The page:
In his essay "The Viewer Society," Thomas Mathiesen (1997) suggested that Foucault’s concept of the "panoptic" process needs to be supplemented with its opposite, the "synopticon," and that these processes operate in a reciprocal relationship with each other. Mathiesen sees "synopticism," as well as "panopticism," as characteristic to our Western societies, using these concepts to suggest that the situation in which masses of people focus on a selected few represents the opposite of "panopticon" and is embodied in the total system of modern mass media. The "synoptic space" performs its visual and continuous power over masses of people through an active process of filtering [End page 71] and shaping the "informations" "within the context of a broader hidden agenda of political or economic interests" (Mathiesen, 1997: 226).
The functions of control and discipline performed by "synoptic space" can be best appreciated by emphasizing "the total Gestalt produced by the messages of television," meaning an effect of broader enculturation in the population. Referring to Enzensberger (1974) and Tuchman (1974), Mathiesen (1997) states: "synopticism, through the modern mass media in general and television in particular, first of all directs and controls or disciplines our consciousness" (Mathiesen, 1997: 230). "Synopticon" thus functions in terms of social control through inducing people to specific patterns of self-control and, I would add, also by inducing specific patterns of desire and "sexuality," which fit the requirements of consumerism. Although "lived bodies" are never completely determinable, the effects of the "synopticon" should not be underestimated as it serves a similar function to that formerly occupied by the church: the need for escapism through the offerings of a televised "world paradigm." Thus, the "synopticon" as a functional alternative to the church works smoothly in communion with "panopticon" in the prevention of critical thought: "surveillance, panopticon, makes us silent about that which breaks fundamentally with the taken-for-granted because we are afraid to break with it. Modern television, synopticon, makes us silent because we do not have anything to talk about that might initiate a break" (Mathiesen, 1997: 231).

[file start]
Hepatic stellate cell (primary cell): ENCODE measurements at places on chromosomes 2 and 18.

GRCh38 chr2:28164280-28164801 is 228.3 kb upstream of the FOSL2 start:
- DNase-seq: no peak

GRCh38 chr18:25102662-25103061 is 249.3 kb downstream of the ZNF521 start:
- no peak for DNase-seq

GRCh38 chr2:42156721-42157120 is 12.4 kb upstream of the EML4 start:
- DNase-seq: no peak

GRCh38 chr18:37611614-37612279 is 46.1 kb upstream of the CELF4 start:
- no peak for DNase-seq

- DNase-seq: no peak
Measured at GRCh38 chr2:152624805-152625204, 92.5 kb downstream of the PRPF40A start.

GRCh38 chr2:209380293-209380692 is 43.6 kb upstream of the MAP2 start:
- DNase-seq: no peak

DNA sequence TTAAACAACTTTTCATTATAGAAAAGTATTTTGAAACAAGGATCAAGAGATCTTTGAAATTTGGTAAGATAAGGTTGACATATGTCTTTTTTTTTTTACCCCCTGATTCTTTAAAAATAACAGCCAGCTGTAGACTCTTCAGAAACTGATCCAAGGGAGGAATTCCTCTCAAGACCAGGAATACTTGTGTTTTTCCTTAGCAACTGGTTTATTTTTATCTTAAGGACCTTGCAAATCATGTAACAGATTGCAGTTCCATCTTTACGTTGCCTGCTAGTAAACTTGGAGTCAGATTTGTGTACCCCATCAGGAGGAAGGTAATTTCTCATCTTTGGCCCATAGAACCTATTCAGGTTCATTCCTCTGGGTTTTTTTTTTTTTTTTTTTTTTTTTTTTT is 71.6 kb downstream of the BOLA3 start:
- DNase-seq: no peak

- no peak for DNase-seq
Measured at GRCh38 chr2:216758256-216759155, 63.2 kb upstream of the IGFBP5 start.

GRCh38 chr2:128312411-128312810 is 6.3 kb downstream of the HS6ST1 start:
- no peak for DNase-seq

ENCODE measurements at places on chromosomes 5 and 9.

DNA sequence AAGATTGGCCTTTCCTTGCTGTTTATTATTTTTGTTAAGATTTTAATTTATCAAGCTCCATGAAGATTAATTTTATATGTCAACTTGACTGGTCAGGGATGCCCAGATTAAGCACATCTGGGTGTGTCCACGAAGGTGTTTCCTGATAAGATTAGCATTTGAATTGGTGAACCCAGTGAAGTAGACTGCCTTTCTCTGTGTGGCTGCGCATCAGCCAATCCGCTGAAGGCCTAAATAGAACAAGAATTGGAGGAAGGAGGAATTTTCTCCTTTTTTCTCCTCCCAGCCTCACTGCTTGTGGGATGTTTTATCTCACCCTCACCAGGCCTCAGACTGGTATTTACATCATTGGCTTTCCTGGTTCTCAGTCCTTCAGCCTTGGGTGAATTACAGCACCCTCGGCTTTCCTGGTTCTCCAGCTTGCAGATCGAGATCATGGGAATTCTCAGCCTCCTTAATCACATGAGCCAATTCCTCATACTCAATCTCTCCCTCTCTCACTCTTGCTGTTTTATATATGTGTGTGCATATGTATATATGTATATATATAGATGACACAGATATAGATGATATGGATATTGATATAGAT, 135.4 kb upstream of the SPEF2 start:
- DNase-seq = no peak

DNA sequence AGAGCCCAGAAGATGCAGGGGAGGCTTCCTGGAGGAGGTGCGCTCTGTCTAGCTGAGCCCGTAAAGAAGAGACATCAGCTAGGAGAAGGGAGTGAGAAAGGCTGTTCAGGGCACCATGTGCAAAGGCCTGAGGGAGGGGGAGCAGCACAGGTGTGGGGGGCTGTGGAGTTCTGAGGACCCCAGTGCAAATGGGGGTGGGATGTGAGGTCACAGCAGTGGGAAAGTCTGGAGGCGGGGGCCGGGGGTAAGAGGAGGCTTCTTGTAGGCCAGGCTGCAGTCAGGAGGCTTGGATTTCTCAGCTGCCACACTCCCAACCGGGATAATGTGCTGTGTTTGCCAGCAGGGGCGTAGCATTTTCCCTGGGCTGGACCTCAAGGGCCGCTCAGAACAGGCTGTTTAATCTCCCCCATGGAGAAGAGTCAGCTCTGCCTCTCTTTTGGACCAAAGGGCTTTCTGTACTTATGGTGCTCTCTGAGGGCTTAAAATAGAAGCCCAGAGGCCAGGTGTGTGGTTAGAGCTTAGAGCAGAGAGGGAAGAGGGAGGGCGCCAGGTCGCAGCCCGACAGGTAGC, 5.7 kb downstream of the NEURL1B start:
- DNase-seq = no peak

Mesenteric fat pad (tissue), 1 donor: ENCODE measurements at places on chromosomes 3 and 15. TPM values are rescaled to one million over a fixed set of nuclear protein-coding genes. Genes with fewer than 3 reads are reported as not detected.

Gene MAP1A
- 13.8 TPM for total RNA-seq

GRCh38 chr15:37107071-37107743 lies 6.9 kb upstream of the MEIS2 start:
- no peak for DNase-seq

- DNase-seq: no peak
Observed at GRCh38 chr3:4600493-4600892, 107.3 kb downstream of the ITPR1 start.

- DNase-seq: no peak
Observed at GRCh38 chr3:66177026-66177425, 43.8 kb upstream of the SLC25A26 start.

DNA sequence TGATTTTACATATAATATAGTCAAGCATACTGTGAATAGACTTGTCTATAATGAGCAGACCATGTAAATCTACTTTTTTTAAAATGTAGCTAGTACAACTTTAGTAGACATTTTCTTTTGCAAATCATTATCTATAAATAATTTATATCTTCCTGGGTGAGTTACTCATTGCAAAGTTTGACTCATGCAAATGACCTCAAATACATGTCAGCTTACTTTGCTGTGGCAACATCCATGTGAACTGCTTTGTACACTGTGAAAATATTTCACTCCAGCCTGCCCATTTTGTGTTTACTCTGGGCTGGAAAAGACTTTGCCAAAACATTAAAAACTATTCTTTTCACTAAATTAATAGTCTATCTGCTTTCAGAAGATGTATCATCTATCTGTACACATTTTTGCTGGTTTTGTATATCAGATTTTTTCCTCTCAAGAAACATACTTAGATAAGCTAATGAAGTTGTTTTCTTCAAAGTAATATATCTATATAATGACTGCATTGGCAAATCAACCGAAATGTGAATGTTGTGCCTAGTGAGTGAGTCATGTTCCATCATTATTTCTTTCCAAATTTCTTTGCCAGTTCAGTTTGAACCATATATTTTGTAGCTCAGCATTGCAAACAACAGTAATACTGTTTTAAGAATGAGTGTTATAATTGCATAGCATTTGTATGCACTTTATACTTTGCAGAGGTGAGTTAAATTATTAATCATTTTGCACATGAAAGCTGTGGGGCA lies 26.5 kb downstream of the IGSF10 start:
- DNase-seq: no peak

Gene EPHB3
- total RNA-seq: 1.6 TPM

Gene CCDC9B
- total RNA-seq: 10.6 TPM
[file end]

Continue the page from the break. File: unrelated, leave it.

The influence of media on individual perceptions and expectations concerning "sexuality" could thus be seen as the combined effect of "synopticon" and "panopticon." The proliferation of "sexual ambitions" and their pursuit extend further and further, so that in contemporary consumer culture interest in "sex" is a must. As Sarah Litvinoff has written:
TRANSGRESSING THE PUBLIC/PRIVATE SPLIT
[A] huge gap exists between erotic expectations and sexual realities.
(Polhemus & Randall, 1994: 7) [End page 72]
Through the commodification of "bodies" and their "sexuality," the strict division of public and private broke down. In 1995, Annie Sprinkle toured the United Kingdom with a performance called "My Body Is A Temple For A Multi-Media Whore," using her "sexualized body" for artistic performances in public settings and thus further eliminating the formerly rigid split between public and private. A large proportion of the internet focuses on "sexuality" and thus becomes potentially a new source for the further deployment of "sexuality." "Stripping in cyberspace" serves as an income for some: "Couples with a camera, a computer and access to the Internet . . . earning thousands by getting on-line and getting it all off" (Gill, 1998: 13). The private/public boundary is blurred through these displays of "authenticity" in "sexual exposure" which, in some respects, appear like a reaction against the cult of the "sexual body image:" "What a relief to find a real woman between all of those retouched ones" (Gill, 1998: 13). The private/public line is further transgressed by the interactions between some of the visitors to these websites and the women and men who strip for them, as the strippers sometimes display themselves according to suggestions made by viewers (Gill, 1998: 14). Gill further remarks that this so-called "electronic streaking" is "hip" and easy and that "tens of thousands of men and women" engage in this cyberspace activity, which provides anyone with the chance of "15 megabytes of fame" (Gill, 1998: 14). The so-called "net exhibitionists" see their activities as positive not only for the viewer but also for themselves: "Having a Web site changed their lives . . . . The Web now gives . . . the anonymity to explore the dark side" (Gill, 1998:1 5).